Two shifts have occurred in our culture from walking away from morality and objective truth towards moral ambiguity and relativism. 1) We’ve lost our integrity. 2) We’ve insulated ourselves from accountability. In our culture’s quest to be more nuanced and evolved, we’ve created an irresponsible and uncivil environment.
Lack of integrity erodes trust
Fundamental to all scandals of late is violation of trust. People are angered by government surveillance because they’ve seen violation of trust by the IRS. We’ve seen through many institutions: churches, schools, colleges, government, families, etc. a downplay of integrity and an abuse of trust. Lack of trust builds antagonism and erodes civility as culture becomes polarized and reactionary. We are angered by such violations, but why?
Moral relativism erodes accountability
Relativism means we can’t tell someone they are wrong. This further propels us to avoid conflict. Conflict has grand potential of telling someone they’re wrong. Then, once trust is violated, we become angry. Not at what was morally wrong, but at the trust violated. Is integrity more important than trust, perhaps. What we’re seeing now that a lack of morality also equates to a lack of trust. How did this erosion gain so much momentum?
We destroyed accountability with irresponsibility
We the people. We the problem. We don’t trust government because we don’t trust one another. By not being able to declare rights in wrongs; from that avoiding conflict, and from that removing consequences as much a possible, we undermined responsibility. In the name of compassion (which is a good thing) we sacrificed responsibility. Part of this erosion is not understanding how our government and society works. This is not the fault of public education. We the people. We the problem. We created the mess that we’re in.
Yes, we’re depraved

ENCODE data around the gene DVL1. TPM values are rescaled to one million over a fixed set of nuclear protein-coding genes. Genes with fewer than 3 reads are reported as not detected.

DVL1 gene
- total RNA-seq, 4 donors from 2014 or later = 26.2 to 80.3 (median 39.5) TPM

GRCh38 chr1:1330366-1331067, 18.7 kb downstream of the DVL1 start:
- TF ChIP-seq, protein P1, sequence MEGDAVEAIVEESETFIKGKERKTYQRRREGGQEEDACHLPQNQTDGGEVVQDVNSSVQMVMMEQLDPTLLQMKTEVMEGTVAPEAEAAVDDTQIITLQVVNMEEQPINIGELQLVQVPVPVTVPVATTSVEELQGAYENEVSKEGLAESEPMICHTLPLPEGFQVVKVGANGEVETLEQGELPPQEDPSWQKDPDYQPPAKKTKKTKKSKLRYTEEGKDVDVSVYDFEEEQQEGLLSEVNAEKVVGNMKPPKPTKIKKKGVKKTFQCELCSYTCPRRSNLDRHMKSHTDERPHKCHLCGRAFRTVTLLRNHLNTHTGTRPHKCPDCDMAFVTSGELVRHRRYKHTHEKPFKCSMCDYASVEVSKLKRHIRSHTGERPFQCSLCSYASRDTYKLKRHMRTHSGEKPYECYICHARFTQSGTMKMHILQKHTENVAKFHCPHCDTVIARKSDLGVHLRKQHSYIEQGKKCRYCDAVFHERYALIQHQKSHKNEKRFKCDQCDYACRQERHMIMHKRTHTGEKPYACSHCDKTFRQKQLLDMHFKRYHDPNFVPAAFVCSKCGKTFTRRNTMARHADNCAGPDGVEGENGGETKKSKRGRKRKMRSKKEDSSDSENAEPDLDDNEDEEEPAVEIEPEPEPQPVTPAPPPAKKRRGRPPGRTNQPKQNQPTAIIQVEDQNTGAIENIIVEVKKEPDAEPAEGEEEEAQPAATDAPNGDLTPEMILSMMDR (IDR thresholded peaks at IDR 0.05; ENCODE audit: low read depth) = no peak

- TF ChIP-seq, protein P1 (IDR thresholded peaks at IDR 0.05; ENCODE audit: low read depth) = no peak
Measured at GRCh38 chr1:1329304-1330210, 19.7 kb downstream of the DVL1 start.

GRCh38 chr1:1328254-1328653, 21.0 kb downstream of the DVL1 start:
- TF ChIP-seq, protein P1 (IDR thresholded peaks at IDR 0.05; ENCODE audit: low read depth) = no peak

Some in ministry circles push to downplay total depravity, often citing it’s overuse. Some outright deny the doctrine. Until we admit and see the problem, we cannot work towards a solution. While the ultimate solution is the Gospel, there is also a need for civility. God ordained government for a reason. One aspect that is profound about our government is an underlaying understanding of depravity.
The past wasn’t so bad
We view history often as inauthentic because of glaring errors or sins. We sense disillusionment. There are two problems with this. First, we’re no better and our sense of disillusionment is just another form of the judgmentalism we deride and often do. Second, in times past one’s accomplishments were viewed more highly than their faults. We see this at today’s funerals. The integrity, humility and civility of times past allowed one’s accomplishments to outshine their faults. This is a lost art today. In reading from the men of old they did not view themselves as flawless. They were keenly aware of their faults. But, unlike today, they had a framework to deal with that.
The bottom line:
A man of honor is a man of integrity. We need to get back to this basic. In thinking we are more enlightened than times past we’re so much worse than times past as well. We need to get back to declaring right and wrong, to upholding human responsibility. We need to get back to man’s word being everything. We need to get back to three pillars George Washington talked about: education, morality and religion.